Robot Design “Flight Assembled Architecture”

Robot Design And Architecture

Robot Design – The modern art world continuously undergoes constant innovation in terms of design, mediums, and technological advances. In today’s time and society, it seems that technology is playing an important part in creating the future of art and design. Recently, artists are pairing up with techies to meld the worlds of art and technology.

Flight Assembled Architecture by Gramazio and Kohler and Raffaello d'Andrea
Flight Assembled Architecture by Gramazio and Kohler and Raffaello d’Andrea

In particular, Swiss architects Gramazio & Kohler and autonomous systems technician Raffaello d’Andrea have banded together to create an architectural piece with robots.

Robot Design
Flight Assembled Architecture by Gramazio and Kohler and Raffaello d’Andrea

Their latest project, “Flight Assembled Architecture,” is using a system of programmed flying robot machines to create a sculptural piece by flying foam blocks into a 20 foot tall structure. These beautifully crafted flying contraptions are an extension of the artists at hand using them in a way that could be the future of the art world. Will we live in a society where the artist becomes obsolete and talent will be based in the hands of the inanimate, the robot? Art is ever-changing, and with the rise of technology being folded into the mix of the art world, one wonders what will become of art and the artist.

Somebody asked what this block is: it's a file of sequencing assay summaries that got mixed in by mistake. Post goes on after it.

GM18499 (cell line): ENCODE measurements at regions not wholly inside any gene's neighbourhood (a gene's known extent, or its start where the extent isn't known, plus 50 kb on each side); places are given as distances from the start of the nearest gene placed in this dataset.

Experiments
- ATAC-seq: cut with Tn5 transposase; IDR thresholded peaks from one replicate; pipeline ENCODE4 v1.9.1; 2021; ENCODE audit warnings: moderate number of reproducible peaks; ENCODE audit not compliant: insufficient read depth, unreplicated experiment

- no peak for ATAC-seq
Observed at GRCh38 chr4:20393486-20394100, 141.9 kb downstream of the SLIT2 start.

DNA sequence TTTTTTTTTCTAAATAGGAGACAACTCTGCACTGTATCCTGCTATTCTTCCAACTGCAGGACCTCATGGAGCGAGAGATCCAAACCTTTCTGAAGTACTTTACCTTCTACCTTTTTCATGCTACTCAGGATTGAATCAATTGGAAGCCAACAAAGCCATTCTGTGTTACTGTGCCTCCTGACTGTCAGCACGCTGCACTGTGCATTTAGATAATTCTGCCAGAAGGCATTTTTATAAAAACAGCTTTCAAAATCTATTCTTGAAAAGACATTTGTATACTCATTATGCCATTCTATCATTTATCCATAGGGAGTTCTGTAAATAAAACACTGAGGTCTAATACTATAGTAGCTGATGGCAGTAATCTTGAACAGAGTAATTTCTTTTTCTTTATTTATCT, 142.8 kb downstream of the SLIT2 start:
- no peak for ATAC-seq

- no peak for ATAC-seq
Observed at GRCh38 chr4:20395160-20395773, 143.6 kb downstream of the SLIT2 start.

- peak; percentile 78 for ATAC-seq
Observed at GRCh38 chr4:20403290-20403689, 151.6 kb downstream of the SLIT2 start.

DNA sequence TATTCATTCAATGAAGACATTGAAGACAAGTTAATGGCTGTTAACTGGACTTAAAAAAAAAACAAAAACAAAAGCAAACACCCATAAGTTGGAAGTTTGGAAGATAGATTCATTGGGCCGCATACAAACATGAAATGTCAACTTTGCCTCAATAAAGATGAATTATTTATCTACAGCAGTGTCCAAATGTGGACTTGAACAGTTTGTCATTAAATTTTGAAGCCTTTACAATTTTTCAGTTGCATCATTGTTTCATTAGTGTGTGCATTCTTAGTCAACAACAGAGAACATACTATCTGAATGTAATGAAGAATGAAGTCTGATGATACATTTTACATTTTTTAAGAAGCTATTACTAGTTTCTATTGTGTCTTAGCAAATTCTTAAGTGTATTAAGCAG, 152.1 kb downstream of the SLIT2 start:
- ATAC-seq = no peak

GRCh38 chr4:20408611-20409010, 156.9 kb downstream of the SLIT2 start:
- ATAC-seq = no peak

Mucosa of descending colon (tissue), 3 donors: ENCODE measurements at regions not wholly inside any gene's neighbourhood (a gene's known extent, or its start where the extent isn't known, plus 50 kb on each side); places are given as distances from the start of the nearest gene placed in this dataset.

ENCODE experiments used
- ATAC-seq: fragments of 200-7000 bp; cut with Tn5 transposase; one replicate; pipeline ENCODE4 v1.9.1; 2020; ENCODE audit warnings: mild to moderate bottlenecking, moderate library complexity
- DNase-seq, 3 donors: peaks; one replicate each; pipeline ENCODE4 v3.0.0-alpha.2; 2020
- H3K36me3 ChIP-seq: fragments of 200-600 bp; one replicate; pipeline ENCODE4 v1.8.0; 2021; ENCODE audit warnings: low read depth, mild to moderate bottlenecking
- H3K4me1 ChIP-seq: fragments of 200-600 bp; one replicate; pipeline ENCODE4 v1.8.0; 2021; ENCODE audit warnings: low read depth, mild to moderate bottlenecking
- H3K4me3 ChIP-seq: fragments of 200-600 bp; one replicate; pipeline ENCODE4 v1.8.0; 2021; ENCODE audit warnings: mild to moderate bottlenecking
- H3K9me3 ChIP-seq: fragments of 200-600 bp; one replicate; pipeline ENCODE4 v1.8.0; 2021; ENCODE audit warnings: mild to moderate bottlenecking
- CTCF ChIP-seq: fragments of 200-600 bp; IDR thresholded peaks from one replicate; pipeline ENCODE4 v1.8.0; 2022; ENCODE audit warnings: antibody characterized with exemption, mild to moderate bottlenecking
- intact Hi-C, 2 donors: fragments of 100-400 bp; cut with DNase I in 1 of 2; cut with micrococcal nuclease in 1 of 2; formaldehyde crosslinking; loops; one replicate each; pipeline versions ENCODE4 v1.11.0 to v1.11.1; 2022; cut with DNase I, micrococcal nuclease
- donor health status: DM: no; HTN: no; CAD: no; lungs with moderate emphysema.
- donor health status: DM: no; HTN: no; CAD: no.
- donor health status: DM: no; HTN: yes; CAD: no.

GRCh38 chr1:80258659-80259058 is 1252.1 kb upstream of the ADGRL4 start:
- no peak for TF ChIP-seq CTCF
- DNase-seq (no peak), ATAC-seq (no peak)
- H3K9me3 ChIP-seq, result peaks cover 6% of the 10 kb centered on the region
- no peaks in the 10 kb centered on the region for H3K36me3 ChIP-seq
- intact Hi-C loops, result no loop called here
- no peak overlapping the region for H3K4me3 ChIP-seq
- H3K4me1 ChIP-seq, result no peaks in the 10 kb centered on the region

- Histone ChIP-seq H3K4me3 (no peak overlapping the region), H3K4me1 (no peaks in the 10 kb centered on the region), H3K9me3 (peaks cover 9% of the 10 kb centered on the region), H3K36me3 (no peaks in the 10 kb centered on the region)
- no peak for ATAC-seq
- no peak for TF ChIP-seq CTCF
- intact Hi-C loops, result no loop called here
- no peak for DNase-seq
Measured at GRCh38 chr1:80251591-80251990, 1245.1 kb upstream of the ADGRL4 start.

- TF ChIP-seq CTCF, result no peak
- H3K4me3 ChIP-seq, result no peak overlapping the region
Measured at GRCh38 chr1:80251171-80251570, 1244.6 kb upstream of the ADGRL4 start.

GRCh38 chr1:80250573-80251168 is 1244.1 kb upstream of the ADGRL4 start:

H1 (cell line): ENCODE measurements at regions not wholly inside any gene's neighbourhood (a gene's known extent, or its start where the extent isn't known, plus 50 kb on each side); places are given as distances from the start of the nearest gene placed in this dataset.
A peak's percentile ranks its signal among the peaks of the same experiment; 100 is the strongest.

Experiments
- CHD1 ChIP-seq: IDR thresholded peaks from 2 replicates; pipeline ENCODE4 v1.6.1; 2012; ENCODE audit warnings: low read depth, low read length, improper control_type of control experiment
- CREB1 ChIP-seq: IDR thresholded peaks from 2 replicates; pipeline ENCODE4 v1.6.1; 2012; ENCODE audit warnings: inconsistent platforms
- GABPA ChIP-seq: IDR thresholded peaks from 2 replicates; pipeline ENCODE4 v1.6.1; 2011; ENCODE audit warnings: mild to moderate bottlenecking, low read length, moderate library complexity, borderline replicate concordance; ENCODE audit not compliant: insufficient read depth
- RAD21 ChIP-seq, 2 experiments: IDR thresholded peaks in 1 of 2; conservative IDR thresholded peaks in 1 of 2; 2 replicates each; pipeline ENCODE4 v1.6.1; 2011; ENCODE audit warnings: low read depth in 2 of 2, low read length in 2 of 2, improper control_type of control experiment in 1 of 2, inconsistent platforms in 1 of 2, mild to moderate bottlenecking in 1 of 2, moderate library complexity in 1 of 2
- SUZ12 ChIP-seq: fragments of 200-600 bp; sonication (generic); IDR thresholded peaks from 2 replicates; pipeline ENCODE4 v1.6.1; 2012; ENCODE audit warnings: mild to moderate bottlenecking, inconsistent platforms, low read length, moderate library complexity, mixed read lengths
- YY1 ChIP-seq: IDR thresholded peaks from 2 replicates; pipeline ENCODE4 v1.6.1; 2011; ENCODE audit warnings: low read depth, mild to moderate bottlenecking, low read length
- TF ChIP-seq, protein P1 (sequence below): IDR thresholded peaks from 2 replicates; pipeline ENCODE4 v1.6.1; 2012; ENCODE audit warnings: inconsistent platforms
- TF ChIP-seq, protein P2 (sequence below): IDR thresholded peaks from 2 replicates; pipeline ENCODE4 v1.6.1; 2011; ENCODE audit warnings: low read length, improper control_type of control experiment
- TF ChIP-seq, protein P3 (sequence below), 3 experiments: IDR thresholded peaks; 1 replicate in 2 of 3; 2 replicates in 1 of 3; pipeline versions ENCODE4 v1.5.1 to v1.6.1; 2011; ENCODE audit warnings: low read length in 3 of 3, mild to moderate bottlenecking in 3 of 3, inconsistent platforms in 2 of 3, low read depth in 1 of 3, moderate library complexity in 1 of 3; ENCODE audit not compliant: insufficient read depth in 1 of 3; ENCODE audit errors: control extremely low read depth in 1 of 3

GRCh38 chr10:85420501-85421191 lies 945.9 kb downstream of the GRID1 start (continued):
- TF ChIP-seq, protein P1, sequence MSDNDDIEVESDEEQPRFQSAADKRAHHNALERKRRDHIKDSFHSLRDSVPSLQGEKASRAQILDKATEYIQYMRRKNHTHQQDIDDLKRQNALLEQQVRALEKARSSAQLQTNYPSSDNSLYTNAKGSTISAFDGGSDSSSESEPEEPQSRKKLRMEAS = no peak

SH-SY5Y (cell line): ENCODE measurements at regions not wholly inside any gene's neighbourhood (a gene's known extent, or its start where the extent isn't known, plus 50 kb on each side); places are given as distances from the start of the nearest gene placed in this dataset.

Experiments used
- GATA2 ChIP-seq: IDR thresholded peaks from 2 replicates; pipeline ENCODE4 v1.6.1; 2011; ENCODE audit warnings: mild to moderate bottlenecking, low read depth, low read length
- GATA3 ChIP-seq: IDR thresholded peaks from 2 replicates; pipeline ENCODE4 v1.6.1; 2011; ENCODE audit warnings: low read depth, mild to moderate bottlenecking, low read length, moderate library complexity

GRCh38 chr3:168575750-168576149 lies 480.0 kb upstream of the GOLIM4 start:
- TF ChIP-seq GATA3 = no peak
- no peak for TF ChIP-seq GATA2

This blog about Robot Design was published by Nazmiyal Antique Oriental Rugs located in the heart of Manhattan New York City NY.

  • chris

    cool story bro

  • Auth

    I agree with you that there is a lack of craftsmanship today. However, I think that if the eenignering and programming end of the robitics is done with care and precision, it could benefit the detail of a design. It could show ‘craftsmen’ that their work can be replaced by a machine because of their lack of attention to detail. Vision sensors on robots could recognize the color or shape of a brick and be capable of things like patterning a masonry wall… something we don’t see too often anymore. Maybe this would drive craftsment to compete and rediscover their skills that we pay them for?